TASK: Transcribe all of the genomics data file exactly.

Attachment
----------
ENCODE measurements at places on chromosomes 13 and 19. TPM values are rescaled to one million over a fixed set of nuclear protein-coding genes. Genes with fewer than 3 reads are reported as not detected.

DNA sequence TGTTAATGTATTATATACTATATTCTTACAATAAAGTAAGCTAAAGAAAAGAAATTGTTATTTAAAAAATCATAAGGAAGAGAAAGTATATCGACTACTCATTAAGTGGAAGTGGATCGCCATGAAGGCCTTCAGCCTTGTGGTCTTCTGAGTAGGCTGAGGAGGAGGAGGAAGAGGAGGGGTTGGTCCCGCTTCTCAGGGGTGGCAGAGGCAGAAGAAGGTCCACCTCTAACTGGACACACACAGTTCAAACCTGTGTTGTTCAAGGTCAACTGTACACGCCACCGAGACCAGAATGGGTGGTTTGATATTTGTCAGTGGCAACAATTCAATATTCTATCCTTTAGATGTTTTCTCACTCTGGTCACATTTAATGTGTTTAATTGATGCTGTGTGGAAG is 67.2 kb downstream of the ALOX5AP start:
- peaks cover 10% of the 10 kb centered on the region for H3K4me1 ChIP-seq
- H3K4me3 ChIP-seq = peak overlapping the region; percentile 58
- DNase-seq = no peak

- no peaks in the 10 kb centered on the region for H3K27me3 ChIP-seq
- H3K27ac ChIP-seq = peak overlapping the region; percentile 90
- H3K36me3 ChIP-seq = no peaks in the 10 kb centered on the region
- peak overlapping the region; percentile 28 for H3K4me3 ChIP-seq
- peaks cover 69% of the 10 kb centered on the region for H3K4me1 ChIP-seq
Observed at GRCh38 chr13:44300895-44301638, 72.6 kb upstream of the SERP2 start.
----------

ENCODE measurements at places on chromosomes 13 and 19. TPM values are rescaled to one million over a fixed set of nuclear protein-coding genes. Genes with fewer than 3 reads are reported as not detected.

DNA sequence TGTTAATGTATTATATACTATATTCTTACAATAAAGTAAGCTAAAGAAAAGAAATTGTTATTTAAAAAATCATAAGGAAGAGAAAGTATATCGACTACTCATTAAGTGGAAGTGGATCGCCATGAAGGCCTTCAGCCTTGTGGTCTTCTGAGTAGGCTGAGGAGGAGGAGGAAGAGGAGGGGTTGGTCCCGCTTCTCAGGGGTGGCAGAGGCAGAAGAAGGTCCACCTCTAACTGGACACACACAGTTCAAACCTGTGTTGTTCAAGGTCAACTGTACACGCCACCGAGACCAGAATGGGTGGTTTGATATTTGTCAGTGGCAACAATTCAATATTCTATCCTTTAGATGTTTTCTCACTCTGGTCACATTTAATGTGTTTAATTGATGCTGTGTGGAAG is 67.2 kb downstream of the ALOX5AP start:
- peaks cover 10% of the 10 kb centered on the region for H3K4me1 ChIP-seq
- H3K4me3 ChIP-seq = peak overlapping the region; percentile 58
- DNase-seq = no peak

- no peaks in the 10 kb centered on the region for H3K27me3 ChIP-seq
- H3K27ac ChIP-seq = peak overlapping the region; percentile 90
- H3K36me3 ChIP-seq = no peaks in the 10 kb centered on the region
- peak overlapping the region; percentile 28 for H3K4me3 ChIP-seq
- peaks cover 69% of the 10 kb centered on the region for H3K4me1 ChIP-seq
Observed at GRCh38 chr13:44300895-44301638, 72.6 kb upstream of the SERP2 start.